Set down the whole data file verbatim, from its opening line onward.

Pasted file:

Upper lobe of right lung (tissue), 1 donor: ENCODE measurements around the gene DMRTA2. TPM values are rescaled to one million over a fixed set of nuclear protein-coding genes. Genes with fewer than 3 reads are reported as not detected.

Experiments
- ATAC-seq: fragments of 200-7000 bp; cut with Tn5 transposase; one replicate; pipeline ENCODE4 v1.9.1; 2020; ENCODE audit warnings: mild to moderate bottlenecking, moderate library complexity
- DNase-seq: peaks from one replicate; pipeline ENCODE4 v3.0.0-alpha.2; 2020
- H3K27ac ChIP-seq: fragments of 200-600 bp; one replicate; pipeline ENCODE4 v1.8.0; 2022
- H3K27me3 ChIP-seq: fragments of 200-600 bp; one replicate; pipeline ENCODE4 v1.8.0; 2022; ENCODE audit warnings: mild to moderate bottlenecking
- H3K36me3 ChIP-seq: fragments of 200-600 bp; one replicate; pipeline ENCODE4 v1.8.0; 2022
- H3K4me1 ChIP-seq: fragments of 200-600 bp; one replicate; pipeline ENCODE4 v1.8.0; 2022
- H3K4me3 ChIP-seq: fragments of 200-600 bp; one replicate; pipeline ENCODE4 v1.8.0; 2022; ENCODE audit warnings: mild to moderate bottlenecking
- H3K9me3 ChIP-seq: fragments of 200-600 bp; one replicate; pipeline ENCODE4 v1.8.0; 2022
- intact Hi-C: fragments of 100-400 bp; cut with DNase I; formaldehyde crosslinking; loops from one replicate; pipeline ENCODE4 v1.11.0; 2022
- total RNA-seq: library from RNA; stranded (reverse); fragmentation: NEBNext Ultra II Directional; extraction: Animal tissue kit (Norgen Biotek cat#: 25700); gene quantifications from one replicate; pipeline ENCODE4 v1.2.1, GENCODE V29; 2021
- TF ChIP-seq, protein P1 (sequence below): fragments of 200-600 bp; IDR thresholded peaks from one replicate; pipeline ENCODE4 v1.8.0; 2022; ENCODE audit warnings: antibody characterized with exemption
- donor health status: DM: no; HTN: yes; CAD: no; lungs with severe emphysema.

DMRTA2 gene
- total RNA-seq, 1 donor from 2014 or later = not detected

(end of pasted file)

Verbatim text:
Upper lobe of right lung (tissue), 1 donor: ENCODE measurements around the gene DMRTA2. TPM values are rescaled to one million over a fixed set of nuclear protein-coding genes. Genes with fewer than 3 reads are reported as not detected.

Experiments
- ATAC-seq: fragments of 200-7000 bp; cut with Tn5 transposase; one replicate; pipeline ENCODE4 v1.9.1; 2020; ENCODE audit warnings: mild to moderate bottlenecking, moderate library complexity
- DNase-seq: peaks from one replicate; pipeline ENCODE4 v3.0.0-alpha.2; 2020
- H3K27ac ChIP-seq: fragments of 200-600 bp; one replicate; pipeline ENCODE4 v1.8.0; 2022
- H3K27me3 ChIP-seq: fragments of 200-600 bp; one replicate; pipeline ENCODE4 v1.8.0; 2022; ENCODE audit warnings: mild to moderate bottlenecking
- H3K36me3 ChIP-seq: fragments of 200-600 bp; one replicate; pipeline ENCODE4 v1.8.0; 2022
- H3K4me1 ChIP-seq: fragments of 200-600 bp; one replicate; pipeline ENCODE4 v1.8.0; 2022
- H3K4me3 ChIP-seq: fragments of 200-600 bp; one replicate; pipeline ENCODE4 v1.8.0; 2022; ENCODE audit warnings: mild to moderate bottlenecking
- H3K9me3 ChIP-seq: fragments of 200-600 bp; one replicate; pipeline ENCODE4 v1.8.0; 2022
- intact Hi-C: fragments of 100-400 bp; cut with DNase I; formaldehyde crosslinking; loops from one replicate; pipeline ENCODE4 v1.11.0; 2022
- total RNA-seq: library from RNA; stranded (reverse); fragmentation: NEBNext Ultra II Directional; extraction: Animal tissue kit (Norgen Biotek cat#: 25700); gene quantifications from one replicate; pipeline ENCODE4 v1.2.1, GENCODE V29; 2021
- TF ChIP-seq, protein P1 (sequence below): fragments of 200-600 bp; IDR thresholded peaks from one replicate; pipeline ENCODE4 v1.8.0; 2022; ENCODE audit warnings: antibody characterized with exemption
- donor health status: DM: no; HTN: yes; CAD: no; lungs with severe emphysema.

DMRTA2 gene
- total RNA-seq, 1 donor from 2014 or later = not detected